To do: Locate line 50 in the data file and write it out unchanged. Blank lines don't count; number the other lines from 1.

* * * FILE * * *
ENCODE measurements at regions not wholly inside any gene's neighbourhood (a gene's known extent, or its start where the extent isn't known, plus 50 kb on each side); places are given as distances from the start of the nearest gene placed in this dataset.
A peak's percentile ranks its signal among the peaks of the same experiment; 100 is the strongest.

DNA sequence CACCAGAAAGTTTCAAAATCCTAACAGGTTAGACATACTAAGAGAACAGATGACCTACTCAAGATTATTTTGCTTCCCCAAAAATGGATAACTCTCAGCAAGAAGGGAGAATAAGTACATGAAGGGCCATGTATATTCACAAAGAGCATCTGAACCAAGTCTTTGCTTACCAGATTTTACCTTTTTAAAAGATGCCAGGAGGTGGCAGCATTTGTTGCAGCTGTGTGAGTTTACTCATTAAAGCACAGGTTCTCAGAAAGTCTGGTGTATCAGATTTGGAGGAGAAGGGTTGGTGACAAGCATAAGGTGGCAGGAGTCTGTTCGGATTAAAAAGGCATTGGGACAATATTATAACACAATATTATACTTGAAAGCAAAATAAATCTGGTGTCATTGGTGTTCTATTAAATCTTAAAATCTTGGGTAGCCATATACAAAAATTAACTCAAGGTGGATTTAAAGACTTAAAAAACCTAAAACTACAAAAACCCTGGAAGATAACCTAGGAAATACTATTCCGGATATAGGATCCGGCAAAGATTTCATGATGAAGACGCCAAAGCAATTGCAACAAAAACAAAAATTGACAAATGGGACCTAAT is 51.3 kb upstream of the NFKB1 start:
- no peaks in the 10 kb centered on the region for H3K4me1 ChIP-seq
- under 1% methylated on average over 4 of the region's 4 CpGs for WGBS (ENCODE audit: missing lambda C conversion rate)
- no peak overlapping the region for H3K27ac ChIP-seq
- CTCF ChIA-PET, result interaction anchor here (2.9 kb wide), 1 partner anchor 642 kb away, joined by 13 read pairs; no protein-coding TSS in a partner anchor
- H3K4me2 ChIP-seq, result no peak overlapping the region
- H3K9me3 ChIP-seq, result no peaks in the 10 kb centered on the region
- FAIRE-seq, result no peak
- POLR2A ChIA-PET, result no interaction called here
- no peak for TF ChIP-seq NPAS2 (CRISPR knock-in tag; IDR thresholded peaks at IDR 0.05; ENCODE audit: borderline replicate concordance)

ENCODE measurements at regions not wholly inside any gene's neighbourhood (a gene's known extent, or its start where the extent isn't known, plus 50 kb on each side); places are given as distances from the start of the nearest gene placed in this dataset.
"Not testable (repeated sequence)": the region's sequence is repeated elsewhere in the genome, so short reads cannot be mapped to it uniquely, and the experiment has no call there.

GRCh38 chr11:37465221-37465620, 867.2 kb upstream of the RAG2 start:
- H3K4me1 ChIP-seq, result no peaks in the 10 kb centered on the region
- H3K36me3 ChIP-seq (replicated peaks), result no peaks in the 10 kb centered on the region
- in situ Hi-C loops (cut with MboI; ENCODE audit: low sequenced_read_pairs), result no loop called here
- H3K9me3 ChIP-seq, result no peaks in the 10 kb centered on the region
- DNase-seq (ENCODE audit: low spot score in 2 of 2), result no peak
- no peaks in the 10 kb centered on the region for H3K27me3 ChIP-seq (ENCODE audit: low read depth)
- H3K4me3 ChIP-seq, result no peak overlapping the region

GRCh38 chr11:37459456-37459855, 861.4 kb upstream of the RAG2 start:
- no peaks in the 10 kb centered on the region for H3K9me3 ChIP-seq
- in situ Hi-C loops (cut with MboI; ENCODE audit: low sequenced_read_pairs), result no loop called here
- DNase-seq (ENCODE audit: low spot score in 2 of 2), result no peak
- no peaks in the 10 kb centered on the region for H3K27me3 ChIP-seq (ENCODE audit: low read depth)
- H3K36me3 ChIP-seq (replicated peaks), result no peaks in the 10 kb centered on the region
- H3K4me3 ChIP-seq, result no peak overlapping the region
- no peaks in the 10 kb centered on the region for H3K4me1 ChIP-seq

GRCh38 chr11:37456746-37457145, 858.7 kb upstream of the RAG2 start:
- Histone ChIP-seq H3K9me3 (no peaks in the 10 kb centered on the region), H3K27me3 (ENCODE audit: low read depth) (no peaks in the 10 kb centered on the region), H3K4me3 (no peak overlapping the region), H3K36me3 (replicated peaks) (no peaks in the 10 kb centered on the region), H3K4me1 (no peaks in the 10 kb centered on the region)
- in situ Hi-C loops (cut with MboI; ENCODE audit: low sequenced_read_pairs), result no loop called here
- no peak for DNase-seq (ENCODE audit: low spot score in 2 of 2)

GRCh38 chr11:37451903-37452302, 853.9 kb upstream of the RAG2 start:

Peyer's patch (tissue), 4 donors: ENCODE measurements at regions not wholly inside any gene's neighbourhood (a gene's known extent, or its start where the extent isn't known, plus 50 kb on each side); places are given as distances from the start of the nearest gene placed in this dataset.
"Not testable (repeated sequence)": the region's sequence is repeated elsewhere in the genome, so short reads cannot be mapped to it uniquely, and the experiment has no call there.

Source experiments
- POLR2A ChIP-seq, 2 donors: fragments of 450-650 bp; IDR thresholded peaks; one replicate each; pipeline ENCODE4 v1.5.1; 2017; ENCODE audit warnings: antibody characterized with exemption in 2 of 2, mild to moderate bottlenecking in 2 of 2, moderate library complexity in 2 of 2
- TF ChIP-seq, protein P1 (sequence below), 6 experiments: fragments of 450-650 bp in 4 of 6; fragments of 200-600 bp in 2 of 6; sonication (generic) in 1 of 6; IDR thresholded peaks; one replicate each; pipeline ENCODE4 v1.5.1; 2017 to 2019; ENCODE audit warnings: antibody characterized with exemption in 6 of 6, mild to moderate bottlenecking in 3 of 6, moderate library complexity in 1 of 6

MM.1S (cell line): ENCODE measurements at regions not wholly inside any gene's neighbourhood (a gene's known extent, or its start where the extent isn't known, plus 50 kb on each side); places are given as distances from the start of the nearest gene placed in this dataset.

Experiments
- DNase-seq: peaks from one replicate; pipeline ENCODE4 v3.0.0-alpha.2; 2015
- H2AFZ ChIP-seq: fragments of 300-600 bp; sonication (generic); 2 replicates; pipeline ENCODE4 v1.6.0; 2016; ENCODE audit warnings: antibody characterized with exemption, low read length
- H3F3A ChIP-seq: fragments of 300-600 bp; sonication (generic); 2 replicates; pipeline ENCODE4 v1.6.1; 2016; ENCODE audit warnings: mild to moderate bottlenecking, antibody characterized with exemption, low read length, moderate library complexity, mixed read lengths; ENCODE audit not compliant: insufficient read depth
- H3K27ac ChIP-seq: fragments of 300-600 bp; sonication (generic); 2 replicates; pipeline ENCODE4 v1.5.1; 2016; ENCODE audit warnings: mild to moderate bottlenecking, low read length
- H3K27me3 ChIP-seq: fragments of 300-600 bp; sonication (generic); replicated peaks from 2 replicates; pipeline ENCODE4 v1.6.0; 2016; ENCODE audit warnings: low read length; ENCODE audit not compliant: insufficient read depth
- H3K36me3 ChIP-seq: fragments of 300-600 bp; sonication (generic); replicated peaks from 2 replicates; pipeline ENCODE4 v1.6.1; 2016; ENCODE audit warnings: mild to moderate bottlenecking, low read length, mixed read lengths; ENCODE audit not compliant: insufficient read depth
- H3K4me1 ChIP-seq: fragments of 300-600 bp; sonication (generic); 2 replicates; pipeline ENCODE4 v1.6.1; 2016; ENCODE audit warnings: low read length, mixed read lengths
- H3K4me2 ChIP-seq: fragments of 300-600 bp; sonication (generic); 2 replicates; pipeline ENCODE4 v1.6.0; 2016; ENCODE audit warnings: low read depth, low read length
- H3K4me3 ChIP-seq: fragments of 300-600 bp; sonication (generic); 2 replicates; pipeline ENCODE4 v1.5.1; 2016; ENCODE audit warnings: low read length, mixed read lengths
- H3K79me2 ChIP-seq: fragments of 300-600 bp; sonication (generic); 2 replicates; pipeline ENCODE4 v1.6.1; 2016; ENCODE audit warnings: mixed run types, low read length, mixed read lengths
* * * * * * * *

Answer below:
- H3K4me2 ChIP-seq: fragments of 300-600 bp; sonication (generic); 2 replicates; pipeline ENCODE4 v1.6.0; 2016; ENCODE audit warnings: low read depth, low read length